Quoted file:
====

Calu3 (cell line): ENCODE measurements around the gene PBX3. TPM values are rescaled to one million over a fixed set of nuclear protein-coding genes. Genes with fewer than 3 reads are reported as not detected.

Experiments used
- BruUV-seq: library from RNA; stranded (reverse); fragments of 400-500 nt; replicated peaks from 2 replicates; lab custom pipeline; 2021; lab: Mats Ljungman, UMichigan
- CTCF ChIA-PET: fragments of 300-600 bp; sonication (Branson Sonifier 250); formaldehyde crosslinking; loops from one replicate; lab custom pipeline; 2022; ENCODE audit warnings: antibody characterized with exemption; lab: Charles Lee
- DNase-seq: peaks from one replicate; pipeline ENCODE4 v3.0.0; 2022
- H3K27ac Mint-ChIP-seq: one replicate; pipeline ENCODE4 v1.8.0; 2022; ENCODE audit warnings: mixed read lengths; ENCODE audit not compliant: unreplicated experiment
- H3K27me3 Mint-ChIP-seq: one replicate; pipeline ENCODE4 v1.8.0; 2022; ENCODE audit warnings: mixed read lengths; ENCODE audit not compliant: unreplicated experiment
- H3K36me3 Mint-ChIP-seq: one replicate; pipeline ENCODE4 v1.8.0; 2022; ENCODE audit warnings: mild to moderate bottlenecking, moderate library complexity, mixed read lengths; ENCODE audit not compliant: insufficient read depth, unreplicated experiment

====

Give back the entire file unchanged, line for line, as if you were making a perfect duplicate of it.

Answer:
Calu3 (cell line): ENCODE measurements around the gene PBX3. TPM values are rescaled to one million over a fixed set of nuclear protein-coding genes. Genes with fewer than 3 reads are reported as not detected.

Experiments used
- BruUV-seq: library from RNA; stranded (reverse); fragments of 400-500 nt; replicated peaks from 2 replicates; lab custom pipeline; 2021; lab: Mats Ljungman, UMichigan
- CTCF ChIA-PET: fragments of 300-600 bp; sonication (Branson Sonifier 250); formaldehyde crosslinking; loops from one replicate; lab custom pipeline; 2022; ENCODE audit warnings: antibody characterized with exemption; lab: Charles Lee
- DNase-seq: peaks from one replicate; pipeline ENCODE4 v3.0.0; 2022
- H3K27ac Mint-ChIP-seq: one replicate; pipeline ENCODE4 v1.8.0; 2022; ENCODE audit warnings: mixed read lengths; ENCODE audit not compliant: unreplicated experiment
- H3K27me3 Mint-ChIP-seq: one replicate; pipeline ENCODE4 v1.8.0; 2022; ENCODE audit warnings: mixed read lengths; ENCODE audit not compliant: unreplicated experiment
- H3K36me3 Mint-ChIP-seq: one replicate; pipeline ENCODE4 v1.8.0; 2022; ENCODE audit warnings: mild to moderate bottlenecking, moderate library complexity, mixed read lengths; ENCODE audit not compliant: insufficient read depth, unreplicated experiment